Oh, look, here’s a state that doesn’t really like extremism in a statewide manner, at least in Presidential election years, yet, somehow had their Governor be the Vice President to Donald Trump.

  1. U.S. Senate election: I feel dirty talking about this for too long.  I really don’t like Evan Bayh.  But I am a progressive and Bayh, at least will support a Democratic Senate Majority Leader, will likely be a vote for ending the filibuster, and will be a yes vote for most of the Democratic agenda (although he’ll lecture us all about how we’re doing it wrong, while doing the same things that he is criticizing other Democrats of doing).  But, this seat is seeming to be more winnable all the time.  That is important if Democrats are trying to take back the Senate.  Flipping Indiana will give Indiana two Democratic Senators.  Neither of which are terribly progressive.  But gives more credence to the idea of running moderates in more conservative seat to be able to win these seats. At any rate, I feel dirty rooting for Bayh because he will be touted in 2024, again, as a potential Vice President pick.
  2. Indiana Gubernatorial election: Before Mike Pence was selected by the Trump campaign to be his Vice Presidential nominee, there was speculation that Pence was going to be a private citizen in January.  Pence’s poll numbers in Indiana were not spectacular, by any measure.  The gubernatorial election was going to be a rematch between Pence and Democrat and mustache enthusiast John Gregg.  Gregg had only lost by 75,000 votes in 2012 to Pence.  After Pence was chosen as the Vice President nominee, Gregg got a different challenge in Indiana Lieutenant Governor Eric Holcomb stepping up as the Republican nominee.  In the polls in October of 2016, Gregg has been leading Holcomb.  It will be interesting how the elections hake out in 2016 for the Governor’s mansion, if only because we need more facial hair in politics.
  3. U.S. House of Representatives, Indiana’s 2nd Congressional District: In 2014, when I was highlighting races to watch, I found this Congressional District to be one of the ones that I thought could be had for the Democrats.  Then Ebola and the child migrant crisis happened and it never materialized. Some Democratic operatives are saying that the 9th Congressional District is the one that can be flipped more easily.  But I’m stubborn so I want to follow this race to the bitter end.  Jackie Walorksi was elected in 2012 by 4,000 votes over Democrat Brendan Mullen.  She won re-election in 2014 by 30,000 votes. Now either, it was a wave year or Walorksi had an incumbency advantage of 28,000 votes.  I’m not too sure that the incumbency advantage is really that large.  so I think it could be a lot closer in a Presidential election year, even if I think Joe Bock is a much stronger candidate than Lynn coleman.  And to be fair to the 9th district, Shelli Yoder is a much better candidate than Coleman.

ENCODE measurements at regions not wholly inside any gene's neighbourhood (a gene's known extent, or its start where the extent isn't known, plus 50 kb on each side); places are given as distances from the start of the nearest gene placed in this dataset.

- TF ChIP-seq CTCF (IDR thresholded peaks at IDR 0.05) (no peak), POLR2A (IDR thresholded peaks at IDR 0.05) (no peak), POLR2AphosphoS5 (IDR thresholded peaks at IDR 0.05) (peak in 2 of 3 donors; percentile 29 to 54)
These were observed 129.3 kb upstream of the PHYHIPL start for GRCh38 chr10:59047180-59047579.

4. Indiana State Senate, District 30: Republican incumbent Scott Schneider won re-election in this district in 2012 by 900 votes.  He was almost the victim of a Libertarian Party spoiler candidate in F.C. Peterson who won 1,8880 votes in 2012.  Schneider is running for re-election against a new Democratic challenger, Pamela Hickman.  If Indiana has a chance of flipping from Republican to Democratic (which it definitely does, even if I don’t have the Presidential election listed here as one to watch), it’s possible that 2012 is a better year for Democrats than 2016.  If you add that in with a new found distaste for Pence and a Libertarian Presidential candidate who is running slightly stronger than in 2012, you have a nice little storm for Schneider to lose.
  5. Indiana House of Representatives, District 12: Surprisingly, there are a lot of elections in Indiana that I think are interesting and worth keeping a closer eye on.  This follows the traditional playbook of elections that I like to follow this cycle.  In 2012, a Democratic incumbent won re-election to their seat by a fair amount (in this case about 2,000 votes).  Then they lost in 2014 by a fairly small margin (421).  Then a Democrat runs in the district in 2016.  This time the Democrat is Maria Candelaria Reardon who is trying to win her seat back that she lost in 2014 to Bill Fine (whom she defeated in 2012).  Ahh.  It’s so delicious.
  6. Indiana House of Representatives, District 19: We have the same playbook as District 12.  Shelli VanDenburgh won re-election in 2012 by about 3,000 votes.  She lost in 2014 to Republican Julie Olthoff by 300 votes.  She is challenging her to a rematch in 2016.  This time, she has not only the Presidential election coatttails potentially helping her but also a Libertarian spoiler in Evan Demare to help her win back her seat.